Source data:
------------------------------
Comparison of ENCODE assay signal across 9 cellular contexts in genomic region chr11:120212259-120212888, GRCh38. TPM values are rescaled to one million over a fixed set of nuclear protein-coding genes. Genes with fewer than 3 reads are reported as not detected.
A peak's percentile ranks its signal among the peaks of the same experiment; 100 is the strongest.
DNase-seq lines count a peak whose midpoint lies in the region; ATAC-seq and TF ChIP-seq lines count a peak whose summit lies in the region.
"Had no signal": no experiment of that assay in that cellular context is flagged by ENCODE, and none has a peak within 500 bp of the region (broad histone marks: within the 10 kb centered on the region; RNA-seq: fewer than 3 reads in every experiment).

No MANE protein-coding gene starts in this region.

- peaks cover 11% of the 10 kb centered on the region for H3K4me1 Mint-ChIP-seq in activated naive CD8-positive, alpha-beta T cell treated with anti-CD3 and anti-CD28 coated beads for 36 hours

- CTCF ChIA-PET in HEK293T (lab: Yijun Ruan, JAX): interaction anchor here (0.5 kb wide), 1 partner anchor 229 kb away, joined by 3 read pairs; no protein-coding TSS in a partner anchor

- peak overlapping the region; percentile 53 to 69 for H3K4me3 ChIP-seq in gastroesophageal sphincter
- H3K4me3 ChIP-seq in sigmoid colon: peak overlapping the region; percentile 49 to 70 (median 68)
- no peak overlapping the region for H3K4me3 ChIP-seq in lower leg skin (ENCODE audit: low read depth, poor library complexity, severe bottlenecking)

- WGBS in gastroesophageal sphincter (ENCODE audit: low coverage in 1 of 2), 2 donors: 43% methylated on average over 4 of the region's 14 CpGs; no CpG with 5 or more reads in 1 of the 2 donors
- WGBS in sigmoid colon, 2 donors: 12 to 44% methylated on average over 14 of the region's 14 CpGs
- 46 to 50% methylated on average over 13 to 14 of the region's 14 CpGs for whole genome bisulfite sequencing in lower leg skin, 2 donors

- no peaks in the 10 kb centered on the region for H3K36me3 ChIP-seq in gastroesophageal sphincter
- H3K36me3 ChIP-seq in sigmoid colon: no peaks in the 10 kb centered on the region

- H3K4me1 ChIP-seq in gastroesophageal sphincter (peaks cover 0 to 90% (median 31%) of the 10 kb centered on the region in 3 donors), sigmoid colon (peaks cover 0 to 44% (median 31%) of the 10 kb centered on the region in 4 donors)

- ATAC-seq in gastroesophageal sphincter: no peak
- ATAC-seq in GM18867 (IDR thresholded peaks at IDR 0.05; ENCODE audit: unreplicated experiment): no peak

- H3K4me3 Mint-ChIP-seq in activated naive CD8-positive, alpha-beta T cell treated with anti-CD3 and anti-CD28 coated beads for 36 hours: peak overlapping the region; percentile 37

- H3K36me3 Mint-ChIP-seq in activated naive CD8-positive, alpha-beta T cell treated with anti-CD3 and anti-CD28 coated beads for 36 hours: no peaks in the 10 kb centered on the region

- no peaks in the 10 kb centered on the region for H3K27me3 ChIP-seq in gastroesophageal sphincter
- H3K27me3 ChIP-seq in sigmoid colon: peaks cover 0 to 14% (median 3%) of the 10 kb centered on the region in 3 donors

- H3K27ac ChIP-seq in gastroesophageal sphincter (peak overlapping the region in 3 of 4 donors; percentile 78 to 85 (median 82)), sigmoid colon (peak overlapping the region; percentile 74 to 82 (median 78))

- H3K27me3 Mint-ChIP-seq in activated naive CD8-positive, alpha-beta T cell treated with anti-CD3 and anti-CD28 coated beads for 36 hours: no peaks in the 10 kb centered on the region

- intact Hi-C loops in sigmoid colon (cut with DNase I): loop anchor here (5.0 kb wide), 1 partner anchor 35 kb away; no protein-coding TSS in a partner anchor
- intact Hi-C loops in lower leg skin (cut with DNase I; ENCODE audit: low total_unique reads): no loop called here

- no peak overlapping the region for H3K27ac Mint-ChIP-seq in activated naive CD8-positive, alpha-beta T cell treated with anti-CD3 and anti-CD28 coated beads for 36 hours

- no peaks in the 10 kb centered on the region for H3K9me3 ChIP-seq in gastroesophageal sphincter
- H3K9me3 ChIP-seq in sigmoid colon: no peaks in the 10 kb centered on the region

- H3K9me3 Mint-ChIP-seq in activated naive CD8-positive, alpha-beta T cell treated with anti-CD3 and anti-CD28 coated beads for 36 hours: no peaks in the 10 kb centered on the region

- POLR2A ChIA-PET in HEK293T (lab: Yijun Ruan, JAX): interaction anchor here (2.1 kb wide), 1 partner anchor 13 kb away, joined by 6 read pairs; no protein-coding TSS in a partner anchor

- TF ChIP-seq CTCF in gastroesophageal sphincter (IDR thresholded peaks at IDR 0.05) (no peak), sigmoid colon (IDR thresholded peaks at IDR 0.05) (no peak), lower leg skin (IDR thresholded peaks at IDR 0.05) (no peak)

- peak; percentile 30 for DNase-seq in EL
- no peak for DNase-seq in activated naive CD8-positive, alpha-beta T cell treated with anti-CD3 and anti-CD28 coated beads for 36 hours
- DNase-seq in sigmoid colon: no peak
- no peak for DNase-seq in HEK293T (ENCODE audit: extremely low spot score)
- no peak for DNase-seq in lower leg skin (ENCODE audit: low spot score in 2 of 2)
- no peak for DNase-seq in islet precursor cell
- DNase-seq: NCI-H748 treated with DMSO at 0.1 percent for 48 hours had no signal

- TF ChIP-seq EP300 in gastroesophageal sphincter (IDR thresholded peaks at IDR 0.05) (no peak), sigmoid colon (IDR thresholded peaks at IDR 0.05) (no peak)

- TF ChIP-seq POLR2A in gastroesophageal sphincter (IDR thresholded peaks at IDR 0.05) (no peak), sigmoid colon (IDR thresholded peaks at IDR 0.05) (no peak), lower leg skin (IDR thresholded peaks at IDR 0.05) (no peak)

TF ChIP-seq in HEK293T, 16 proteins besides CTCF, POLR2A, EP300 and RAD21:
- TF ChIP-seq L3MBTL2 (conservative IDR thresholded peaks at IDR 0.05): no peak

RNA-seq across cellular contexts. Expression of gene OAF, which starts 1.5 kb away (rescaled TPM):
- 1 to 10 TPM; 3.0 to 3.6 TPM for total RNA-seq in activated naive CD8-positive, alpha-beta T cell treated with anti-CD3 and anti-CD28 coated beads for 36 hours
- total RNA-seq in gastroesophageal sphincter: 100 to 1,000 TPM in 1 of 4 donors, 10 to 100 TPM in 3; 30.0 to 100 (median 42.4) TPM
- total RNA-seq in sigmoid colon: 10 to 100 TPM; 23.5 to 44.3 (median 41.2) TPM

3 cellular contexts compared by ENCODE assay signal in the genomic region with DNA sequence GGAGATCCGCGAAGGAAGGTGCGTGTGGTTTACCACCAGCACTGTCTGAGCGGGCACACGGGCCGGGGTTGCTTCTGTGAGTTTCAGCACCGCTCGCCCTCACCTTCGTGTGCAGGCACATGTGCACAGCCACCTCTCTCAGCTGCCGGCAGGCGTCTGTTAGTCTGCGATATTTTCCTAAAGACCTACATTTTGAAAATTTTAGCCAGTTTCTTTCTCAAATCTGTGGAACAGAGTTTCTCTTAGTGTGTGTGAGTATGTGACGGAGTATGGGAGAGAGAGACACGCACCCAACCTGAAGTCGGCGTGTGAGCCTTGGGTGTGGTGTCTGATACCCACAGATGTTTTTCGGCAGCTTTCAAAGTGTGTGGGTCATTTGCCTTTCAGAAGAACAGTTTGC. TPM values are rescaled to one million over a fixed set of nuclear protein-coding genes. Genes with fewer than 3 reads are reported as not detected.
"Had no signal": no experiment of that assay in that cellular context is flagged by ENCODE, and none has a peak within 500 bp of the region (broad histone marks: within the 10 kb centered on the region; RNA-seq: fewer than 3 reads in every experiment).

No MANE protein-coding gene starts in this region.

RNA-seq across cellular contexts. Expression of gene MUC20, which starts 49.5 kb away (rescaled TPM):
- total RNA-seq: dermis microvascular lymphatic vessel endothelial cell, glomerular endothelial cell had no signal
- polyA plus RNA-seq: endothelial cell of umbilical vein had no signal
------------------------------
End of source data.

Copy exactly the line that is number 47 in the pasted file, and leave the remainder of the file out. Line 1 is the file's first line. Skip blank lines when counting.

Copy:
- total RNA-seq in sigmoid colon: 10 to 100 TPM; 23.5 to 44.3 (median 41.2) TPM